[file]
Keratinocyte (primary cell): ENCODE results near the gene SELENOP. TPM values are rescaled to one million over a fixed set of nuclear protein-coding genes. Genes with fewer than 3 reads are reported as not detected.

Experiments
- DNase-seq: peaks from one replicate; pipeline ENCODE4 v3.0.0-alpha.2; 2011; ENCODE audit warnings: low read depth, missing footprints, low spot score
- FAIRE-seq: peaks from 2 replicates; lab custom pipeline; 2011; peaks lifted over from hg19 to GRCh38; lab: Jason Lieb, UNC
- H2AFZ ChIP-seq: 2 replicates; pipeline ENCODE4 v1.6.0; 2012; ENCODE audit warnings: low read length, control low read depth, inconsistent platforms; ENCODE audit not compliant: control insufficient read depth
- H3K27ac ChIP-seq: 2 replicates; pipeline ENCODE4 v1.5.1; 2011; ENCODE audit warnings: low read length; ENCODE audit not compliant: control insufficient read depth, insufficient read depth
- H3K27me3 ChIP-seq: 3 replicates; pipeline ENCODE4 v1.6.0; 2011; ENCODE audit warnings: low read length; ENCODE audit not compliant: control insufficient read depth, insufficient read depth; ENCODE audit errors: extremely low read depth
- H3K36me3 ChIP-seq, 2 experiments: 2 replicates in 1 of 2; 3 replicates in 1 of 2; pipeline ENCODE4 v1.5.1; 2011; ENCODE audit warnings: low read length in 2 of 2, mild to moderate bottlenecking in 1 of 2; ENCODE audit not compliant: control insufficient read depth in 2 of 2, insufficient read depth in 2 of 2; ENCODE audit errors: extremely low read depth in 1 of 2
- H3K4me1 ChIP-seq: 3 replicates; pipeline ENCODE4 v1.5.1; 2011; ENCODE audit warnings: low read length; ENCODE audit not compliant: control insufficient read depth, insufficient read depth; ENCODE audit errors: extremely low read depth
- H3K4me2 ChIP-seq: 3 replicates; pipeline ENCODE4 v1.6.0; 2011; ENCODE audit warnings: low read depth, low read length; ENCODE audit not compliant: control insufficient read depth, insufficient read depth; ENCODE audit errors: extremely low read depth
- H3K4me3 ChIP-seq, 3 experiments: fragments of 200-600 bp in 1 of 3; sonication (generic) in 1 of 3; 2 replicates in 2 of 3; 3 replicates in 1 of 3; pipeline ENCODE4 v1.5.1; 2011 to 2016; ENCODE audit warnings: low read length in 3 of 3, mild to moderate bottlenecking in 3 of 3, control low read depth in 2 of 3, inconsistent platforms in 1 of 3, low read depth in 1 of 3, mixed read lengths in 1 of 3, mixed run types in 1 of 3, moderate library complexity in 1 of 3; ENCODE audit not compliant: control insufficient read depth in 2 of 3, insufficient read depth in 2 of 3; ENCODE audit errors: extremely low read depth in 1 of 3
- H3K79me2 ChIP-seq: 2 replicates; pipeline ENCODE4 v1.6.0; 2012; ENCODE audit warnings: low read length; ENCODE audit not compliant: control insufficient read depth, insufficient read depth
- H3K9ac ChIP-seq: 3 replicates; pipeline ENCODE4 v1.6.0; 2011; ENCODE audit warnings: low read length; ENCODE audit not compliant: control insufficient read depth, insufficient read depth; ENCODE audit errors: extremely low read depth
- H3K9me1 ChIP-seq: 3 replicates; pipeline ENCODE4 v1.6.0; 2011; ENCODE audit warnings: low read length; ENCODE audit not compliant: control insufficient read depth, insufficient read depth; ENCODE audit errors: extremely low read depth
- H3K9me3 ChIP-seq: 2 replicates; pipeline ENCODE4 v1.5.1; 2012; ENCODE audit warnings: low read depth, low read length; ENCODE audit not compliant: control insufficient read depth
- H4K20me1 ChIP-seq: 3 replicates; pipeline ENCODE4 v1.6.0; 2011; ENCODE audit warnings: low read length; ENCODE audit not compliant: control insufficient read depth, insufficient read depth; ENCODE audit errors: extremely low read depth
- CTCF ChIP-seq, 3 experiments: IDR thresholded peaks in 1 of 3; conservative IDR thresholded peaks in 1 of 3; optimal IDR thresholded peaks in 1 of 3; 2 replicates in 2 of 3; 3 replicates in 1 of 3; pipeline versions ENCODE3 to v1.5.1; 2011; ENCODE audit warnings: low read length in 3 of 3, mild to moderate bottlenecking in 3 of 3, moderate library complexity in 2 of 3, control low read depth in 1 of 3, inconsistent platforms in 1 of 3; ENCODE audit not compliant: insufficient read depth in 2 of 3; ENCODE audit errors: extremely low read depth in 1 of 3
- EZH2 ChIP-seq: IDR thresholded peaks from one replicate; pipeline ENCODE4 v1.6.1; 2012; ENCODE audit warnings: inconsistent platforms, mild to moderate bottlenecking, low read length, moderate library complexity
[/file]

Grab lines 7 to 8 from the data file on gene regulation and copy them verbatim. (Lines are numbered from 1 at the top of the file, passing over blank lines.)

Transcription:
- H3K27me3 ChIP-seq: 3 replicates; pipeline ENCODE4 v1.6.0; 2011; ENCODE audit warnings: low read length; ENCODE audit not compliant: control insufficient read depth, insufficient read depth; ENCODE audit errors: extremely low read depth
- H3K36me3 ChIP-seq, 2 experiments: 2 replicates in 1 of 2; 3 replicates in 1 of 2; pipeline ENCODE4 v1.5.1; 2011; ENCODE audit warnings: low read length in 2 of 2, mild to moderate bottlenecking in 1 of 2; ENCODE audit not compliant: control insufficient read depth in 2 of 2, insufficient read depth in 2 of 2; ENCODE audit errors: extremely low read depth in 1 of 2